Nintendo once stated that it wasn't competing with smartphones and didn't view them as gaming devices, but in recent months that stance has changed. The company's top brass is keenly aware that the 3DS is fighting against the likes of the iPhone and iPad for the attention of gamers, and we're even seeing a degree of crossover in the software which appears on both platforms now.
There's still room for "The Nintendo Difference", however. Speaking to Kotaku, Nintendo of America's Scott Moffitt and Bill Trinen outlined the key differences between the two services.
Moffitt is adamant that the battle comes down to quality and quantity — the App Store has loads of games, but they're not all worth playing:
With software, as with most things, there's a distinct difference between quantity and quality. The website 148apps.biz recently calculated that there are currently 139,000 different games actively available on the [Apple] app store. One hundred and thirty-nine thousand. Huge number. That number is way too big to wrap your head around, so I try to think about it this way. If I wanted to spend just fifteen minutes sampling each one of those games, I'd be at it non-stop for four years. That's a ton of caffeine.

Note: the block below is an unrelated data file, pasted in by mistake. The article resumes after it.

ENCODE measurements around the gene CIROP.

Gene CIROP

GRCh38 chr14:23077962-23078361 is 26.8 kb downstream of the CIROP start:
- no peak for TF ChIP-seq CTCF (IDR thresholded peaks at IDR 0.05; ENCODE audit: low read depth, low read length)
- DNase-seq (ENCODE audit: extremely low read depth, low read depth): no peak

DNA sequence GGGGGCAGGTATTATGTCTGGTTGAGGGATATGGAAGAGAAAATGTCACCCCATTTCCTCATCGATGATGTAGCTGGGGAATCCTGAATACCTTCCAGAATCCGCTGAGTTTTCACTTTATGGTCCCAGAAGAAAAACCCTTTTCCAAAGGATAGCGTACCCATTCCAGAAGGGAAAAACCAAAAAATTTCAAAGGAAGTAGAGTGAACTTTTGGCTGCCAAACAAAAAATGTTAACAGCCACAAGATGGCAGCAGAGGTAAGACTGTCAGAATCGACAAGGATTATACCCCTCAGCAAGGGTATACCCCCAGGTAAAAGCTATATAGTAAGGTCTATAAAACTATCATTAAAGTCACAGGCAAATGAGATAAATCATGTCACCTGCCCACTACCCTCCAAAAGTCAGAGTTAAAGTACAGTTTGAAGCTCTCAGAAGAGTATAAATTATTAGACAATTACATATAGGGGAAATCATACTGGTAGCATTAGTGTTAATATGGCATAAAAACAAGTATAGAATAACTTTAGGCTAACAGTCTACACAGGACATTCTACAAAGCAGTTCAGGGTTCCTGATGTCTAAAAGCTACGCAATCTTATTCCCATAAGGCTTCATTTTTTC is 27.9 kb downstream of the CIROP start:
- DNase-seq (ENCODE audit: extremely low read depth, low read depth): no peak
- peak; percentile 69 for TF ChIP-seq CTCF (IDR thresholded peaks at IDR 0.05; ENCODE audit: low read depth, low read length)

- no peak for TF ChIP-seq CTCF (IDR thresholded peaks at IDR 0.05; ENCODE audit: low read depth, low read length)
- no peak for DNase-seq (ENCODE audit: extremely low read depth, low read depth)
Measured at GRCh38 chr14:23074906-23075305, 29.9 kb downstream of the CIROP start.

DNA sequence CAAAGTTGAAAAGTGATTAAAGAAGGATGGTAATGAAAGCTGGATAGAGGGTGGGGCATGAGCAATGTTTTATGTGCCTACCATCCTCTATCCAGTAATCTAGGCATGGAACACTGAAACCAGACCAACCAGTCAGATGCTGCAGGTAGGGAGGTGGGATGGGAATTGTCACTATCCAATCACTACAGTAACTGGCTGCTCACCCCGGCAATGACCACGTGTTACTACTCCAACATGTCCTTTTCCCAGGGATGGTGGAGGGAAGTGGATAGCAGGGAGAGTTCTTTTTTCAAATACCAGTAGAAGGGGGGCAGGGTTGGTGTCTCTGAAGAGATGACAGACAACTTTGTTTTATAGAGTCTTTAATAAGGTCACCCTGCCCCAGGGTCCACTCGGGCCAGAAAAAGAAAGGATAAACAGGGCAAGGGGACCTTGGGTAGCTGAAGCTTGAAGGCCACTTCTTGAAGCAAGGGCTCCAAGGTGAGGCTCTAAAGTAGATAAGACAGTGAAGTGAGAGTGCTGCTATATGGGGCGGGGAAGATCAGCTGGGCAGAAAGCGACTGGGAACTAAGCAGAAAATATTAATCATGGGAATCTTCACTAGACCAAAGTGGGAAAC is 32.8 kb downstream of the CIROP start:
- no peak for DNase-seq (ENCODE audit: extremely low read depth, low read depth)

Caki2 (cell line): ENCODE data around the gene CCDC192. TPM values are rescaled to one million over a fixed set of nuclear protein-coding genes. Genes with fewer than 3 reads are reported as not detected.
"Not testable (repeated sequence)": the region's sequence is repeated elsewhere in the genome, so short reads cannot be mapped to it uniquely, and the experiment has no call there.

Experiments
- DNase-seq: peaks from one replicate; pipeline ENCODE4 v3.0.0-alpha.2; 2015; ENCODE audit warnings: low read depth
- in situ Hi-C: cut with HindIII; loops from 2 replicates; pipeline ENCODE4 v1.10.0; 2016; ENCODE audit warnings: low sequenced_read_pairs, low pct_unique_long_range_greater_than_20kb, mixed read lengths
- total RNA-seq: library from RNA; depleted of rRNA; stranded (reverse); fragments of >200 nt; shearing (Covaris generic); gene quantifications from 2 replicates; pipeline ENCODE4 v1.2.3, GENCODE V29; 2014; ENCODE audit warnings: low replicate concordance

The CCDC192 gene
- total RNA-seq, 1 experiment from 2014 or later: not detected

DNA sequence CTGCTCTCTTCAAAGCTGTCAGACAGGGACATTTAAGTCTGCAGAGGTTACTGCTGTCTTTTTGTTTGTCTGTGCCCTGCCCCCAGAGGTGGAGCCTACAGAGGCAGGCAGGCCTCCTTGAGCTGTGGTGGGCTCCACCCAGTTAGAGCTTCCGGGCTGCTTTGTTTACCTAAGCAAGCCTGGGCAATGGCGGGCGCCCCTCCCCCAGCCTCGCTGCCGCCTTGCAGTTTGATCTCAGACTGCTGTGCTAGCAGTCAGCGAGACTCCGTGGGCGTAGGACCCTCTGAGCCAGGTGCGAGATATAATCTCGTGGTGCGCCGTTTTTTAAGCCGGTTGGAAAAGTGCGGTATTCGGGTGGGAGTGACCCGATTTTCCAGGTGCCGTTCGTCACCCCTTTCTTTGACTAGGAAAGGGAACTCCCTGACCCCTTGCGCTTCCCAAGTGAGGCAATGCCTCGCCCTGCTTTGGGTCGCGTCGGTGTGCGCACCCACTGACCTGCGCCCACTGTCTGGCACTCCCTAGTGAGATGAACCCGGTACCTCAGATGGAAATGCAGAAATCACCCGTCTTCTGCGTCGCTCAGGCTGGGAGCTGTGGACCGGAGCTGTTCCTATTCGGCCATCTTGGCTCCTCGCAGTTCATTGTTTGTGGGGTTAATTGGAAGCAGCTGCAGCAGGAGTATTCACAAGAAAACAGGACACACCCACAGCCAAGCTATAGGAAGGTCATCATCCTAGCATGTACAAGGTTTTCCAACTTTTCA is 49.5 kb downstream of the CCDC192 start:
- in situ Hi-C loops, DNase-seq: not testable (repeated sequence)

Obviously there are good games available for mobile platforms. But the point is, the Nintendo 3DS has a record of quality that's hard to challenge.
Trinen is keen to point out that some of the games on the 3DS eShop are totally unique to the system and couldn't work on the App Store:
The stuff you're seeing on the 3DS eShop, it's all kind of... unique ideas. Anything from Sakura Samurai, which is a game I'm a huge fan of that came out over a year ago on the eShop, and is kind of one of those examples of some of the early unique content from independent developers to something like Dillon's Rolling Western, or Mario & Donkey Kong.
And in each of those games, they each have a tremendous amount of depth, just in terms of the volume of gameplay, but they all also have really great precision controls that are really hard to do on other mobile devices. But really, the content that we're looking at, it's all about, 'what are the unique ideas that really leverage the hardware?' And that, to me, is why you would want to come and play games on the 3DS. They're gonna be unique experiences, they're gonna be things you can't play elsewhere, and [they're] gonna have a whole lot of content.
How do you think Nintendo is doing in the battle against Apple and Google? A lot of people predicted that the rise of tablets and smartphones would spell the end of the company's dominance in the handheld arena, but the 3DS market is growing all the time. Is it possible that the people who spend money on iPhone games aren't the same people who would necessarily purchase a 3DS? Let us know your perspective by posting a comment.